Health-Care Worker Vaccination for Influenza: Strategies and Controversies

Eastern Virginia Medical School, 825 Fairfax Avenue, Suite 545, Norfolk, VA, 23507, USA, .
Current Infectious Disease Reports (Impact Factor: 1.68). 09/2012; 14(6). DOI: 10.1007/s11908-012-0291-3
Source: PubMed


Influenza infections cause significant morbidity and mortality throughout the world, and vaccination rates of health-care workers remain well below target goals. Strategies for increasing vaccination rates include mandatory vaccination of health-care workers, mandatory declination, employee incentives, intensive education, increased access to vaccines, and the use of social media to inform employees of the safety and efficacy of vaccination. While these strategies in combination have been shown to be effective in increasing vaccination rates, personal and religious objections, as well as the potential for infringing on individual autonomy, remain challenges in our efforts to bring health-care worker vaccination rates up to target goals.

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    • "In the case of adults, the Advisory Committee on Immunization Practices (ACIP) and a variety of healthcare organizations support mandatory seasonal influenza vaccination for healthcare workers (HCW), particularly given three decades of low compliance with voluntary vaccination (Derber and Shankaran 2012; Ottenberg et al. 2011). Although mandatory vaccination policies have been shown to be the strongest predictor of compliance with seasonal influenza vaccine uptake among both hospital-based and nonhospital-based HCW's (n=3,188; Rebmann et al. 2012), institutional and HCW resistance to such policies persist, with few published studies of HCW's perspectives on such mandates (Derber and Shankaran 2012; Ottenberg et al. 2011). Assessment of attitudes toward compulsory HIV vaccination among populations at elevated risk of HIV exposure, and in settings that might serve as venues for vaccine delivery, may support effective interventions to facilitate future HIV vaccine dissemination. "
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    ABSTRACT: Compulsory vaccination is a frequently implemented policy option for ensuring comprehensive vaccine coverage. Ongoing controversies around human papillomavirus vaccine dissemination, and suboptimal coverage, suggest the value of assessing acceptability of compulsory vaccinations-particularly among likely target populations-in advance of their public availability to support evidence-informed interventions. With the first HIV vaccine to demonstrate partial efficacy in a large-scale clinical trial, we examined individual characteristics and attitudes associated with support for compulsory HIV vaccination policy among a diverse, representative sample of adults attending probable HIV vaccine dissemination venues in a large urban county. Participants were recruited using three-stage probability sampling from likely venues for future HIV vaccine dissemination. We used Audio-CASI to administer a 60-min structured questionnaire. Items included endorsement of compulsory HIV vaccination policy, sociodemographic characteristics, injecting drug use, vaccine attitudes and perceived HIV risk. Among 1,225 participants (mean age = 36.8 years; 55.6 % males, 37.6 % non-English speaking Hispanic, 78.8 % heterosexual, 25.7 % injection drug users), almost half (48.2 %) endorsed a compulsory HIV vaccination policy. Non-English speaking Hispanics compared to whites, participants with less than high school education, higher positive vaccine attitude scores and higher perceived HIV risk were significantly more likely, and people who inject drugs significantly less likely to endorse compulsory HIV vaccination. Public health interventions to promote positive vaccine attitudes and accurate perceptions of HIV risk among vulnerable populations, and strategies tailored for people who inject drugs, may build support for compulsory HIV vaccination policy and promote broad HIV vaccine coverage.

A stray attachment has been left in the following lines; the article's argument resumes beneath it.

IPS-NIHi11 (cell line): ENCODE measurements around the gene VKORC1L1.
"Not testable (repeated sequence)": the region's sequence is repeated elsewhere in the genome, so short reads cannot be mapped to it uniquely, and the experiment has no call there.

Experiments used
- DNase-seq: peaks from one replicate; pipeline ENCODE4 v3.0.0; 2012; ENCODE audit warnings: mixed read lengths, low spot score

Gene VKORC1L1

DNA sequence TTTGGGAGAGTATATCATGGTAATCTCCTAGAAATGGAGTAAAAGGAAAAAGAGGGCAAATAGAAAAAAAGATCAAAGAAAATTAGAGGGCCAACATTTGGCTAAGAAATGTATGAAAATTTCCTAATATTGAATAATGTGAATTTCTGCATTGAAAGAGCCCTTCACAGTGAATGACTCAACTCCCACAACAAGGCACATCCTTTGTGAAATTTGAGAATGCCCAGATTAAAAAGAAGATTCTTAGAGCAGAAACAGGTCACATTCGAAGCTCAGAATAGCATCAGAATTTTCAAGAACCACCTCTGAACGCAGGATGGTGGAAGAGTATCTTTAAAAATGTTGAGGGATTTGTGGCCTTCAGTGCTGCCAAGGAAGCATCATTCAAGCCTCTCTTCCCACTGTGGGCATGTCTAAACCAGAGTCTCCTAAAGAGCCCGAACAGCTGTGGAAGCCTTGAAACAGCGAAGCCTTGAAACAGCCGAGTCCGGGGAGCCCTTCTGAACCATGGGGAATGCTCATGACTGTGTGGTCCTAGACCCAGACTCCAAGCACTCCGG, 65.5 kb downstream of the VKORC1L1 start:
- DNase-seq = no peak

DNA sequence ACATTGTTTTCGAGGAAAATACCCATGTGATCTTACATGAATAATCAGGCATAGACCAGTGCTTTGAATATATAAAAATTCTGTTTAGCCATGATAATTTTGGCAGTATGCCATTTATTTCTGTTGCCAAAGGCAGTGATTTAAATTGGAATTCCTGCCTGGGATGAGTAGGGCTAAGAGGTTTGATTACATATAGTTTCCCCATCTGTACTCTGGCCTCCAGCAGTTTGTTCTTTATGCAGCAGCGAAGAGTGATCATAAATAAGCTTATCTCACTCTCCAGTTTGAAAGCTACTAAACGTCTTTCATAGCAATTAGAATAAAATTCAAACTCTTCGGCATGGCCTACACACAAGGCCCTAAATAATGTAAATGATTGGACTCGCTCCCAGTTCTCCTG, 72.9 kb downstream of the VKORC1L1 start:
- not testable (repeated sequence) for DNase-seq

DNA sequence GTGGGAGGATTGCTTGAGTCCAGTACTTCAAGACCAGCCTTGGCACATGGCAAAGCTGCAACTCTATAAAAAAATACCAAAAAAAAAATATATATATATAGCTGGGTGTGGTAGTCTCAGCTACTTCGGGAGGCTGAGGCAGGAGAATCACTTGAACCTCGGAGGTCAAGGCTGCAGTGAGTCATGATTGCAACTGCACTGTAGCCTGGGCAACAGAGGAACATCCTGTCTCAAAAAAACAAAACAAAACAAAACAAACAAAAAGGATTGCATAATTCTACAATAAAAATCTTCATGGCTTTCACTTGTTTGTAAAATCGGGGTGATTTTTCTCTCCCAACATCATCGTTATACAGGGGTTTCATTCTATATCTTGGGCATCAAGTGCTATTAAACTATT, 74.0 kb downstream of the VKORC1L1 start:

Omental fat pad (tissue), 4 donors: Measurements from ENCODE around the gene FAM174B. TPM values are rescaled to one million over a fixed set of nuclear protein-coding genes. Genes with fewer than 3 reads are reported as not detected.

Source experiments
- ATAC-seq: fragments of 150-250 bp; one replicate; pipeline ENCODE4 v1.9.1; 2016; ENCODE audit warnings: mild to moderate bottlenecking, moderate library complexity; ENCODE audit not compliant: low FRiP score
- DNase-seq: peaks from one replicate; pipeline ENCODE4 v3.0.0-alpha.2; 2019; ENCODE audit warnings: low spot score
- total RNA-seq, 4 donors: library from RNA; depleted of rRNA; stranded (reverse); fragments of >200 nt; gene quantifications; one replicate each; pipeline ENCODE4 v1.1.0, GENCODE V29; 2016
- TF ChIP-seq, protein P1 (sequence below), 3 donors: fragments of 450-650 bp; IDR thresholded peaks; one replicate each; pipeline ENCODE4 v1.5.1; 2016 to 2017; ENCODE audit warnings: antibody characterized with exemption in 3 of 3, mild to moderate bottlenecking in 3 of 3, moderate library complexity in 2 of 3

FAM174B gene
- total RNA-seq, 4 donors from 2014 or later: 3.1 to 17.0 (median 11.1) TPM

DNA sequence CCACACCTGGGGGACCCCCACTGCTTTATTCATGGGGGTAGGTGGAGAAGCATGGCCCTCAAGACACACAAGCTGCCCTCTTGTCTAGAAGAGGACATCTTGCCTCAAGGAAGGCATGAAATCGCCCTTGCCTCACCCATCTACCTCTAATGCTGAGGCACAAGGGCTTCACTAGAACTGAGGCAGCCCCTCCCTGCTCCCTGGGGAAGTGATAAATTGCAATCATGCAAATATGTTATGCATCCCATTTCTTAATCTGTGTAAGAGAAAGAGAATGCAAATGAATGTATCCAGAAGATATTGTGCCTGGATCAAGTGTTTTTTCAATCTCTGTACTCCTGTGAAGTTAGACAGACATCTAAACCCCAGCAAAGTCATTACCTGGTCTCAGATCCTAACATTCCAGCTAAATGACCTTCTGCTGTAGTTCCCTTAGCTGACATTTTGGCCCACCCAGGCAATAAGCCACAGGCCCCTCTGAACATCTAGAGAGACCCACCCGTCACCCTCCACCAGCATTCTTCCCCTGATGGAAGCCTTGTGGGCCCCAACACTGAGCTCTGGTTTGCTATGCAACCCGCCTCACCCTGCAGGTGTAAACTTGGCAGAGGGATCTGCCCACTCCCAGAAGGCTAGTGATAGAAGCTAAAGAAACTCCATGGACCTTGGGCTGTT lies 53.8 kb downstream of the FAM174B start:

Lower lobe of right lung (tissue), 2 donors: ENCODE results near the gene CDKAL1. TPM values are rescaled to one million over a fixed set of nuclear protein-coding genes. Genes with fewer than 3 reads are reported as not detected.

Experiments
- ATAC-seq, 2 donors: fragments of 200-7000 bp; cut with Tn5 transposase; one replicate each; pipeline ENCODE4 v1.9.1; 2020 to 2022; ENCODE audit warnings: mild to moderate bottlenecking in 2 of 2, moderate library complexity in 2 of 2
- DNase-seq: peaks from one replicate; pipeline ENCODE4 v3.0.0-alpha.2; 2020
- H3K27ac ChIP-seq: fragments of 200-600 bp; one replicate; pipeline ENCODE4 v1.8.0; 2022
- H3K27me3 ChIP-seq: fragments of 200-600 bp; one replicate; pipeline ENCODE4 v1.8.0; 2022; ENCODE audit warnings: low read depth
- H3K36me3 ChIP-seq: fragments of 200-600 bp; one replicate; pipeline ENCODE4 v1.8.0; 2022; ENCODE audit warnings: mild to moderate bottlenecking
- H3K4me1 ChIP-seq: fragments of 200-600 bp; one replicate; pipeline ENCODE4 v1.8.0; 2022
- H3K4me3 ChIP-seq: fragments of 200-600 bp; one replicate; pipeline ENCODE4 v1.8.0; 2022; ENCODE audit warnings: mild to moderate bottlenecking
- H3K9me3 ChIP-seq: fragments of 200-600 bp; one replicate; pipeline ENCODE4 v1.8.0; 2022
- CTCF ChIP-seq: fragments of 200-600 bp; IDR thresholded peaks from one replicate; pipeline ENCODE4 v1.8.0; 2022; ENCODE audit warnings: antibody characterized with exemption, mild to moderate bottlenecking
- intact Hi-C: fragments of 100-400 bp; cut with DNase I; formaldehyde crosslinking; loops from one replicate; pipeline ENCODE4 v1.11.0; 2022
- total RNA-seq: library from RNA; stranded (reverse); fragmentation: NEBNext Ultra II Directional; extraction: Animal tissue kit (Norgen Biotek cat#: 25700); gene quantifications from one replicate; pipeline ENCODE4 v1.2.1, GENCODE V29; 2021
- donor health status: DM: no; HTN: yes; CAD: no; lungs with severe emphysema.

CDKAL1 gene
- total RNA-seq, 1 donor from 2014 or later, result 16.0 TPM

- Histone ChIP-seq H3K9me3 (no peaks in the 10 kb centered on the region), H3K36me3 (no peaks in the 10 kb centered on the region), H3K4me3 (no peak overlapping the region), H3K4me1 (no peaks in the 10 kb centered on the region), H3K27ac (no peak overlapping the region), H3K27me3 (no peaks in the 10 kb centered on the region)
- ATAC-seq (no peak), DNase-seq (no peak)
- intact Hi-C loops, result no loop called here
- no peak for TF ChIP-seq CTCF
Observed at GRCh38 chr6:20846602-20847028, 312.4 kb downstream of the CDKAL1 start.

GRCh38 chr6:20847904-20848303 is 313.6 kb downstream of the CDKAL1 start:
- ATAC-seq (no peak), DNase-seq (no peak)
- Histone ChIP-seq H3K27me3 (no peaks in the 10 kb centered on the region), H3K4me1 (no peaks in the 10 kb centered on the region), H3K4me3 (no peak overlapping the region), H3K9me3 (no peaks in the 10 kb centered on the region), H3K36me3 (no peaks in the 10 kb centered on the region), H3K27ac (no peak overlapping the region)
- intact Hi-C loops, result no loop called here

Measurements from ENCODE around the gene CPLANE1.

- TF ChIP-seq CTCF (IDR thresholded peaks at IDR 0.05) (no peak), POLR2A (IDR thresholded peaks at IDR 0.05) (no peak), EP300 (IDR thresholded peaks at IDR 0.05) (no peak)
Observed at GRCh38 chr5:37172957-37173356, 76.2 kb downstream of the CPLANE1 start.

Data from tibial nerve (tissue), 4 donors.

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    ABSTRACT: Objective To explore the impact of community healthcare workers' (CHWs) knowledge, attitude and practice (KAP) on the influenza vaccination among elderly people. Methods By means of simple random sampling, 1 residential quarter of each communities, 2 communities of each districts, 5 districts of Chengdu city were randomly selected, and the elderly equal to or more than 60-year-old were on-site investigated. Meanwhile, the questionnaire survey was conducted among healthcare workers in the selected communities. Results There were 4 KAP factors played a positive role in influenza vaccination among elderly people: CHWs' afrmation of the effectiveness of influenza vaccine, explicitly knowing the focus groups for influenza vaccination, recommendation of vaccination in fu season when the elderly visits, and participation in fu-related education activities. When the accuracy rate of each factor got improved by 1%, the influenza vaccination rate would improve by 2.747%, 1.299%, 0.864%, 0.602%, respectively. Conclusion Te knowledge, attitude and practice of HCWs have impacts on the influenza vaccination rates of elderly people. They are significant to improve the influenza vaccination rates of the elderly.
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